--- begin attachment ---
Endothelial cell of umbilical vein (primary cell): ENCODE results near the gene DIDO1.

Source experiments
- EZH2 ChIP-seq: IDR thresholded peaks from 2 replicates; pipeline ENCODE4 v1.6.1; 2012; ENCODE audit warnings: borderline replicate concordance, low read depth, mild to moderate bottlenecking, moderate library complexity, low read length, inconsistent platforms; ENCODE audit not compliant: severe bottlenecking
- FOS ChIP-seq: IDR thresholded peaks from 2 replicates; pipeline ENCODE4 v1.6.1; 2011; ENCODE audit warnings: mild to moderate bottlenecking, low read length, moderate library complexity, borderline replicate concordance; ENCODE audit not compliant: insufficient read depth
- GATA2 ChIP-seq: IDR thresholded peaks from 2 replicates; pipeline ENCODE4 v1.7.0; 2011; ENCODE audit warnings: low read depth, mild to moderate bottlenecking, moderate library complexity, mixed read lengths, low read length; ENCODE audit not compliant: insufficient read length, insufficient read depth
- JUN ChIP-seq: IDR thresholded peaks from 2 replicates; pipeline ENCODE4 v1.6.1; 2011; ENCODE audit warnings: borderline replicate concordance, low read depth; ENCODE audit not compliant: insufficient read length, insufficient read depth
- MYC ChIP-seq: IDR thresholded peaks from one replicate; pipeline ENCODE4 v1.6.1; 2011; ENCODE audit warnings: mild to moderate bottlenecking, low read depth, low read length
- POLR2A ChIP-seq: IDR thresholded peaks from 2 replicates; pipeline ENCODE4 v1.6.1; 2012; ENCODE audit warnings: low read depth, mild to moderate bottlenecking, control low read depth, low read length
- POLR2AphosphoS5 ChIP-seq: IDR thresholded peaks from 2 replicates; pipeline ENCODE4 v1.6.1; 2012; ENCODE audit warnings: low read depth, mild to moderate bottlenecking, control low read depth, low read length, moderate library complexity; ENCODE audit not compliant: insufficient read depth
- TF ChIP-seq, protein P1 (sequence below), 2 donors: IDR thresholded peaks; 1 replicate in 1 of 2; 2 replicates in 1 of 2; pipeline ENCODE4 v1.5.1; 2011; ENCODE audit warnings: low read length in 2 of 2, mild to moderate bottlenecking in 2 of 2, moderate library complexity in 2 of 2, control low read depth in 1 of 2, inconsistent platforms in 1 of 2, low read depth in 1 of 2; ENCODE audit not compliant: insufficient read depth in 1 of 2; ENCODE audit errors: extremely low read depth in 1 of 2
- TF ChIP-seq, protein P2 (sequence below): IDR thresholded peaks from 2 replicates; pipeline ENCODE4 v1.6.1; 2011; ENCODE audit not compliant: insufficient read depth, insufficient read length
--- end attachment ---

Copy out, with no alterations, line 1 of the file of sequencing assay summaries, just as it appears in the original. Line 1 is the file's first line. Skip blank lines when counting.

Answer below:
Endothelial cell of umbilical vein (primary cell): ENCODE results near the gene DIDO1.